Without much hope of a response, I contacted the Provadia Museum of History by email. They sent me a wonderfully detailed response back with bus schedules to and from Varna and mentioned that we should stop by the museum if we decided to come to Provadia. I didn't think we could quite trust the schedules without seeing them printed on something official, but my husband insisted, again very uncharacteristically, that we should just go and figure it out on the way. So we did, despite my misgivings that we would end up stranded in Provadia with no means of getting back to Varna. We arrived by bus in Provadia and followed our Google Maps directions to the museum, even though the same app had failed to guide us to the correct location for the Provadia tourist information office. This time it was successful, and we met the person with whom I had been communicating via email, a young lady who was an archaeologist. She was so impressed that we had made it there without a tour group, and she offered to personally show us around the fortress. Imagine - we had our own private archaeologist showing us around a fortress dating back to the 3rd century! The site was still in the process of being discovered, though archaeological efforts had stalled due to financial constraints. She told us that they mainly only had Bulgarian tourists and that the few foreign tourists who come there only come with tour groups. She was the only person at the museum who spoke English, so it was purely coincidence that she received my email rather than another colleague. It was further coincidence that she was there when we arrived, unannounced, at the museum and that she had time to spend a few hours with us. We tried to pay her at the end, but she resolutely refused and insisted that it was just part of her job. We were so grateful and so humbled. She even pointed us in the right direction for the bus back to Varna. Still, we had trouble finding the exact stop. I was looking for a bus station that didn't exist while my husband, (need I say it again?) uncharacteristically, just starting asking people on the street until we were pointed to the unmarked bus stop. I was nervous that a bus would never come, but my husband was completely calm and confident.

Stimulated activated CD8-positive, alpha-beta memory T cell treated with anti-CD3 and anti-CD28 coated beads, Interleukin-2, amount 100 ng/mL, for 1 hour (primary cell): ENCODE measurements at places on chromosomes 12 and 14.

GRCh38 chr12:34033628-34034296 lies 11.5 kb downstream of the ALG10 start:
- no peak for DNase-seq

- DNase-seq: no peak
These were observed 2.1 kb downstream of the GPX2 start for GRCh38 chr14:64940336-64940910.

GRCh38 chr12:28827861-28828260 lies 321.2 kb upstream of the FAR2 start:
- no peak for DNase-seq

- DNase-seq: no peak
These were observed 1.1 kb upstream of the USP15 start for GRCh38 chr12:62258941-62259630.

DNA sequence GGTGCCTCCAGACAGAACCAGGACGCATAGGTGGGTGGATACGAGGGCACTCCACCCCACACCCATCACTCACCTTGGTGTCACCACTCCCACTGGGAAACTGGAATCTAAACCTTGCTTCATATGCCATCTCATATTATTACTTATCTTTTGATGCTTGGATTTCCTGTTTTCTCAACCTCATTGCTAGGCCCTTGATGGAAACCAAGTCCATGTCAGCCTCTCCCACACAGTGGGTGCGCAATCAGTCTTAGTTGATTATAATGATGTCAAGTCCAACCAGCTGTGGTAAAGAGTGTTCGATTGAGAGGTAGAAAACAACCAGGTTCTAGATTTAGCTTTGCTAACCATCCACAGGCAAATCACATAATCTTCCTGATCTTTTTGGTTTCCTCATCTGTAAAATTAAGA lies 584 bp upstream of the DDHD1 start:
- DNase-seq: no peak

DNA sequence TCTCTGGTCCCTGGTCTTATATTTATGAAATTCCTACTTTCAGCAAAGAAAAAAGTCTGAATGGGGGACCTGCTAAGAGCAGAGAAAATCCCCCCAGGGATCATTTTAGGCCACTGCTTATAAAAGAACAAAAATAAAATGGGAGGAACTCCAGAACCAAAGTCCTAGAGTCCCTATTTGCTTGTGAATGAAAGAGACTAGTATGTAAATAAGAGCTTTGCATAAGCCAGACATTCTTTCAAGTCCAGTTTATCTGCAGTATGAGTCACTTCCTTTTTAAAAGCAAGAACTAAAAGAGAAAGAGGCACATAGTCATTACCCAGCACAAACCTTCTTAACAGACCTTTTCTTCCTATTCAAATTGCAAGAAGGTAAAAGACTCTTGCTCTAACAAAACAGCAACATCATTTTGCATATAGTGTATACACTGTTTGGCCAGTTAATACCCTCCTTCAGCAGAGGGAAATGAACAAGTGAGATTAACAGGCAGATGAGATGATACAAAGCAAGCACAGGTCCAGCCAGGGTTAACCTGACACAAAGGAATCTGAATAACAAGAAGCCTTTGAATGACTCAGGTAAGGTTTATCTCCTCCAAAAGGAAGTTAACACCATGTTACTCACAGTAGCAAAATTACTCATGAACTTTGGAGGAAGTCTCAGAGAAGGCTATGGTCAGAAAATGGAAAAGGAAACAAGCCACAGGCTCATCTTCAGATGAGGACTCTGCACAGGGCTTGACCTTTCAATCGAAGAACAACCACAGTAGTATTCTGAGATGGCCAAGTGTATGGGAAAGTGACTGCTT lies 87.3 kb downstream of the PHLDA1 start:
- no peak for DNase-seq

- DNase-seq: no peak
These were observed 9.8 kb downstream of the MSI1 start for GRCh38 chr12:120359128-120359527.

Role Reversal

This was quite a role reversal for us! Normally, I am the one with plans, agendas, and expectations, but in Bulgaria, I was in the unaccustomed place of just tagging along with whatever my husband wanted to do. If I had had an agenda for Bulgaria, or if I had had any clear expectations, I think I might have been disappointed. I know that I would not have gone to Ovech. Likewise, if my husband had not had his own deep motivation for going there, I think he would have been disappointed as well, or at least frustrated with my overplanning. Even though we didn't know it or do it on purpose, Bulgaria worked so well for us because we stepped away from our familiar roles. We arrived safely back in Varna from Provadia, very happy with our adventure and proud of ourselves. Seeing Ovech Fortress with a private Bulgarian archaeologist guide was definitely one of the crowning achievements of our travels, and a memory that we will always treasure. Neither of us would have ever tried it alone, but somehow together, we had just he right combination of skills, luck, and perseverance to make it work.


The Numbers

Even though my husband was with me, I'm reporting only my expenses for consistency, so these are still numbers for one person rather than two. It includes 5 full days.

  • Airfare from Berlin to Sofia: $98.28
  • Airbnb apartment in Sofia with one bedroom for 3 nights (my half): $46
  • Train from Sofia to Varna (one way): $22.50
  • Airbnb apartment in Varna with one bedroom for 2 nights (my half): $42
  • Airfare from Varna to Sofia (one way): $131.09
  • Guidebook (for Eastern Europe, expense divided among the countries I'm visiting): $3.50
  • Daily expenses: $84.79

Total: $428.16

Average: $85.63 per day

It should be noted that while some things can be cheaper when traveling with two people - usually accomodation is a little cheaper per person and food can often be split - it can also be harder to stick to a budget with two people because the mood is more celebratory. This was a clear-cut vacation for my husband and I took it as a vacation from frugal traveling for myself, so we ate out a lot and didn't worry much about money. Given that, it is amazing that my daily average was not much higher than in Part 1 ($66.93/day), and it was still significantly lower than in Scandinavia ($130.16/day). It would certainly be possible to keep the daily average under $50 in Bulgaria if you wanted to.

Tags: black sea, budget, bulgaria, ovech, provadia, sabbatical, sofia, travel, varna